Philly Responds to a New School District Proposal

<p>Listening And Learning Session Hosted by Dr. Watlington | Source: <a href="" target="">School District of Philadelphia 100 Day Plan </a></p>

Listening And Learning Session Hosted by Dr. Watlington | Source: School District of Philadelphia 100 Day Plan

The School District of Philadelphia’s (SDP) new superintendent, Dr. Tony Watlington, is commissioning a transition plan, with the intention of developing and introducing a Strategic Plan in the Spring of 2023. The plan consists of three phases, “The 100 Day Plan,” “Superintendents Transition Team,” and “Development of Strategic Plan.”

Currently in the final phase, advisory groups, one of which entitled Critical Friends, are being held in order to encourage communication in the district, its students, and educators– promoting inclusivity and diversity. Critical Friends lets the district receive feedback from students, teachers, and parents about how the district can best develop a strategy that allows students to succeed within their schools. 

In the first meeting, attendants shared thoughts on a Jamboard, which were then transferred onto a transcript (responses were kept anonymous), assessing the transition plan in four different areas: Strengths, Weaknesses, Opportunities, and Threats. Information about the transition plan and what it entails is very limited, and the details of the plan are vague for such an important change.

Due to this, responses to the new plan were very mixed. Some educators see it as a step in the right direction while others pose concerns with how it will be achieved and account for the needs of all students.



When asked about strengths, some shared that they thought new curriculum plans were achievable. They think this new design allows students to showcase their brilliance and create real change. “It is inspiring because it speaks to and sets an expectation for constructivist teaching and learning in our classrooms and schools. At the same time, it recognizes the assets that our students bring with them to school each day and provides a charge to awaken in each of them a desire” said one participant.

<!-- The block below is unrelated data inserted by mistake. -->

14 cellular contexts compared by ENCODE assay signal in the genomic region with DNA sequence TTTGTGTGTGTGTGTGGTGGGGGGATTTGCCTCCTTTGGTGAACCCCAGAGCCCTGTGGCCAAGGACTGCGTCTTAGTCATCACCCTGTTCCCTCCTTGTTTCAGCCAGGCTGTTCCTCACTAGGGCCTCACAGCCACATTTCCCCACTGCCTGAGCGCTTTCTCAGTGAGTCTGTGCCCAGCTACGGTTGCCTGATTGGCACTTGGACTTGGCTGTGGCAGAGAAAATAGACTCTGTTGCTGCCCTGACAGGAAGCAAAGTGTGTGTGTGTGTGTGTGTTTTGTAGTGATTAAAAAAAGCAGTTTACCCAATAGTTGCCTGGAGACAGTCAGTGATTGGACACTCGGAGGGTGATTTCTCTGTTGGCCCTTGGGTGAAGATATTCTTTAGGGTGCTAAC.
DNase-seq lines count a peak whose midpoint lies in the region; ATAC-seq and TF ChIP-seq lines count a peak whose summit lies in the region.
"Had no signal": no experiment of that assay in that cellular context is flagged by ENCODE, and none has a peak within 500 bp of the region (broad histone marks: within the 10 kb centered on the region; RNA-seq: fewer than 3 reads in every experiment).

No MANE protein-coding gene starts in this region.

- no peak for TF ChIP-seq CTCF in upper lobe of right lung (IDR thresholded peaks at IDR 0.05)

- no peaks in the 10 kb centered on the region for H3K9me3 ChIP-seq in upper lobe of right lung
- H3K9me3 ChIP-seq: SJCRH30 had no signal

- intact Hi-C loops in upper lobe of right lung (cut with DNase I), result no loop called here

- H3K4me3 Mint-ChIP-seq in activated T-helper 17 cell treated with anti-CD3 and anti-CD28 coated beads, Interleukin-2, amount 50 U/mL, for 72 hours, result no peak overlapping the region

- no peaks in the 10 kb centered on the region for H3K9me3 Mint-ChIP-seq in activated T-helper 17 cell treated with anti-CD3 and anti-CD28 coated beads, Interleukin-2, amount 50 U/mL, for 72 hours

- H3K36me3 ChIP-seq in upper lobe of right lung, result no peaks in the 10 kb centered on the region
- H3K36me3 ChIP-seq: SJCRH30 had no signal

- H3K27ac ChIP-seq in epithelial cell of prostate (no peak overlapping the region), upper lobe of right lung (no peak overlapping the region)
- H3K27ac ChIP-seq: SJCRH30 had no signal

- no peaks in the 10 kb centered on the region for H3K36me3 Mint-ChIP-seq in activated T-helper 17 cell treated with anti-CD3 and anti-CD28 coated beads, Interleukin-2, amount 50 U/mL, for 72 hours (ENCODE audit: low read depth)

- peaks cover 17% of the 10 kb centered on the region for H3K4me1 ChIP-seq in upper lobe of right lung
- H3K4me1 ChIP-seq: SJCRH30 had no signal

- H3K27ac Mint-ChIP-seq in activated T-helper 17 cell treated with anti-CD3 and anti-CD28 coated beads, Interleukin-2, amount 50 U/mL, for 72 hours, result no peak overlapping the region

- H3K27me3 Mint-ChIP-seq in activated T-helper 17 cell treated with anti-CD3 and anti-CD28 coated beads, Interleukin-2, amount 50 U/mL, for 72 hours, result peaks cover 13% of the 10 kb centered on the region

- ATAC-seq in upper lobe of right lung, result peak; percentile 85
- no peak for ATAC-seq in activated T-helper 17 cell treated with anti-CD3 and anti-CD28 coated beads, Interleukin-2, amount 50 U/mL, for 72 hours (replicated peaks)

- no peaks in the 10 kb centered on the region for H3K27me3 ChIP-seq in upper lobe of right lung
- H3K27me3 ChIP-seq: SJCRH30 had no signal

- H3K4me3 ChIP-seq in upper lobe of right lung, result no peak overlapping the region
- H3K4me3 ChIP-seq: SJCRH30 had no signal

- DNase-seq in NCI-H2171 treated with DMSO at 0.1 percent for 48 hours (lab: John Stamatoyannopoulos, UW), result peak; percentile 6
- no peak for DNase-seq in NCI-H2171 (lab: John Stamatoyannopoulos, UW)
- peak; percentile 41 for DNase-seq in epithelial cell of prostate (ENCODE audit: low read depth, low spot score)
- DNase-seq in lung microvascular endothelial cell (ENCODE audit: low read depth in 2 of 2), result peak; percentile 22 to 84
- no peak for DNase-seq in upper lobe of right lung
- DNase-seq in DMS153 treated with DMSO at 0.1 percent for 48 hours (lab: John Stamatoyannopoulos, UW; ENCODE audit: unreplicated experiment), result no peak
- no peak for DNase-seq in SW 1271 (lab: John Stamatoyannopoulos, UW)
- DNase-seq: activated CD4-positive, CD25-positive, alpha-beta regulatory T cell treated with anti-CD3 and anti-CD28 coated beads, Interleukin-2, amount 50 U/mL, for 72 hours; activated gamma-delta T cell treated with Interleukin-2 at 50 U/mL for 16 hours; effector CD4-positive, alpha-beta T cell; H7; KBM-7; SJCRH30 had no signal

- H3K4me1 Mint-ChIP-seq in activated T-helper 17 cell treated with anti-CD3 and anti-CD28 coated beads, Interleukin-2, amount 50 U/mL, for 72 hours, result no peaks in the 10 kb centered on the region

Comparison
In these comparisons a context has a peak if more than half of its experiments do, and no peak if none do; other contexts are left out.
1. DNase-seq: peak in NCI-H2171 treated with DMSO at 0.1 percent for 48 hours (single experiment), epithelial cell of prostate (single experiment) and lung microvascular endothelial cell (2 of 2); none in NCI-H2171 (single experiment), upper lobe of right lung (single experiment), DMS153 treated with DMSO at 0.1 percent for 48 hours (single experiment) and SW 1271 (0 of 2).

Another strength was pointed out in the language, math, and art departments, particularly the new books provided. Teachers are watching their students enjoying the texts, especially when seeing themselves and other cultures represented. They are seeing a positive impact on students with books that attempt to touch the full spectrum of diversity for students. 


Many participants feel these transitions are simply not inclusive enough to fit all schools, and that they provide a one-size-fits-all approach to schools that need different resources. The concern is, that while the plan may say it’s inclusive, it still does not reflect all students by excluding older students, immigrant or refugee students, students multi-racial/ethnic descent, students receiving special education services, etc.

Further on, another concern is that real-life connections are not strong. The new plan’s main goal is to ensure students and educators feel included and represented within their school and curriculum, but it heavily focuses on students’ “Brilliance” and success in school as opposed to meeting their personal needs. Most participants agreed that this is an inadequate way to address inclusivity within schools since it fails to recognize the journeys of the students and connect what children learn to their personal lives and needs.